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Assembly speed-up for the wave expansion method using a uniform background mesh
KTH, School of Engineering Sciences (SCI), Aeronautical and Vehicle Engineering, Aerodynamics.ORCID iD: 0000-0002-6813-4764
KTH, School of Engineering Sciences (SCI), Aeronautical and Vehicle Engineering.ORCID iD: 0000-0003-0176-5358
KTH, School of Engineering Sciences (SCI), Aeronautical and Vehicle Engineering.ORCID iD: 0000-0002-9061-4174
(English)Manuscript (preprint) (Other academic)
National Category
Fluid Mechanics and Acoustics
Identifiers
URN: urn:nbn:se:kth:diva-196678OAI: oai:DiVA.org:kth-196678DiVA: diva2:1047469
Note

QC 20161118

Available from: 2016-11-17 Created: 2016-11-17 Last updated: 2016-12-08Bibliographically approved
In thesis
1. A Wave Expansion Method for Aeroacoustic Propagation
Open this publication in new window or tab >>A Wave Expansion Method for Aeroacoustic Propagation
2016 (English)Licentiate thesis, comprehensive summary (Other academic)
Abstract [en]

Although it is possible to directly solve an entire flow-acoustics problem in one computation, this approach remains prohibitively large in terms of the computational resource required for most practical applications. Aeroacoustic problems are therefore usually split into two parts; one consisting of the source computation and one of the source propagation. Although both these parts entail great challenges on the computational method, in terms of accuracy and efficiency, it is still better than the direct solution alternative. The source usually consists of highly turbulent flows, which for most cases will need to be, at least partly, resolved. Then, acoustic waves generated by these sources often have to be propagated for long distances compared to the wavelength and might be subjected to scattering by solid objects or convective effects by the flow. Numerical methods used solve these problems therefore have to possess low dispersion and dissipation error qualities for the solution to be accurate and resource efficient.

The wave expansion method (WEM) is an efficient discretization technique, which is used for wave propagation problems. The method uses fundamental solutions to the wave operator in the discretization procedure and will thus produce accurate results at two to three points per wavelength. This thesis presents a method that uses the WEM in an aeroacoustic context. Addressing the propagation of acoustic waves and transfer of sources from flow to acoustic simulations. The proposed computational procedure is applied to a co-rotating vortex pair and a cylinder in cross-flow. Overall, the computed results agree well with analytical solutions.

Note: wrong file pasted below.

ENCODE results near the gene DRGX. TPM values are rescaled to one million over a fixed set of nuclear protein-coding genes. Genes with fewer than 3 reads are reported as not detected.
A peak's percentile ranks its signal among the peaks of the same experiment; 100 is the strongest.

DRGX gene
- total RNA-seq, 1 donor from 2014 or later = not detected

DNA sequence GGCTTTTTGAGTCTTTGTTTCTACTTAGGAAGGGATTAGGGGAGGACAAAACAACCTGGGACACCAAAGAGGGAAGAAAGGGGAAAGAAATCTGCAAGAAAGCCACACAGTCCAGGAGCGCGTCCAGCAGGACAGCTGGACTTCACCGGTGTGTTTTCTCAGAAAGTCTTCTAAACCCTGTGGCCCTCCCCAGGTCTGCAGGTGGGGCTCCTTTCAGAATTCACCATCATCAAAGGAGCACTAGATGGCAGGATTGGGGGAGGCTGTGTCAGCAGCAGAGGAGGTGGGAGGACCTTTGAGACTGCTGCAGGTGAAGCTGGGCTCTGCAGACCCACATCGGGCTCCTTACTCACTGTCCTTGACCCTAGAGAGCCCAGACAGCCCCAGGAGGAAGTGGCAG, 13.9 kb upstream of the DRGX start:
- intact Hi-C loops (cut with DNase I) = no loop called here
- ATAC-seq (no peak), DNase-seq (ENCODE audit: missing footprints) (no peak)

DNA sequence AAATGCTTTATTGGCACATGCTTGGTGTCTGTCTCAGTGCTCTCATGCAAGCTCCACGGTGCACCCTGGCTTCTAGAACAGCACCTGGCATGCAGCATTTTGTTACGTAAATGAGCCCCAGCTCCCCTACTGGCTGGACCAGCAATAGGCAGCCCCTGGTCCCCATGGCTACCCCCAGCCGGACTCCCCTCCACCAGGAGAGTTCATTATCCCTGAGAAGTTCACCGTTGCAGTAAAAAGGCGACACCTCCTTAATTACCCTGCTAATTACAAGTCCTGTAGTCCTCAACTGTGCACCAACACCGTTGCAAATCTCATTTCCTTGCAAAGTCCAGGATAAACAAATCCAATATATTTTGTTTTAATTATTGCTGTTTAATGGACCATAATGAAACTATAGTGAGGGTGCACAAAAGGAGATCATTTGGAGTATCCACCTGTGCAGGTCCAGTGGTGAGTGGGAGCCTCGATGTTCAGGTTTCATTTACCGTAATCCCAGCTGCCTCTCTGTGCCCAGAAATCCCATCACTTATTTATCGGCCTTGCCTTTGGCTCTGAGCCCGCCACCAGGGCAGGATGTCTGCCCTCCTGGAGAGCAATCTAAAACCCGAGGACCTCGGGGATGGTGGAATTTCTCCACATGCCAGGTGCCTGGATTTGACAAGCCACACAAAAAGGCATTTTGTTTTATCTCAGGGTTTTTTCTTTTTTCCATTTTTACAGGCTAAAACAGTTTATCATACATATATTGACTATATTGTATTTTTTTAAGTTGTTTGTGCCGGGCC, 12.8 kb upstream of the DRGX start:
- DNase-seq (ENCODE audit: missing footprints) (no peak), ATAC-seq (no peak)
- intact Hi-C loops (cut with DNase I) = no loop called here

Although the WEM is efficient in terms of the spatial discretization, the procedure requires that a Moore-Penrose pseudo-inverse is evaluated at each unique node-neighbour stencil in the grid. This evaluation significantly slows the procedure. In this thesis, a method with a regular grid is explored to speed-up this process.

Place, publisher, year, edition, pages
KTH Royal Institute of Technology, 2016. 59 p.
Series
TRITA-AVE, ISSN 1651-7660 ; 2016:86
Keyword
Sound propagation, Sound generation, Aeroacoustics, Aerodynamics, Computational fluid dynamics, Computational aeroacoustics, Numerical methods, Lighthill, Curle, Ffowcs Williams and Hawkings, Frequency-domain propagation, Wave expansion method.
National Category
Fluid Mechanics and Acoustics
Research subject
Vehicle and Maritime Engineering
Identifiers
urn:nbn:se:kth:diva-196689 (URN)978-91-7729-215-9 (ISBN)
Presentation
2016-12-15, B1, Brinellvägen 23, Stockholm, 10:30 (English)
Opponent
Supervisors
Note

QC 20161121

Available from: 2016-11-22 Created: 2016-11-18 Last updated: 2016-12-02Bibliographically approved

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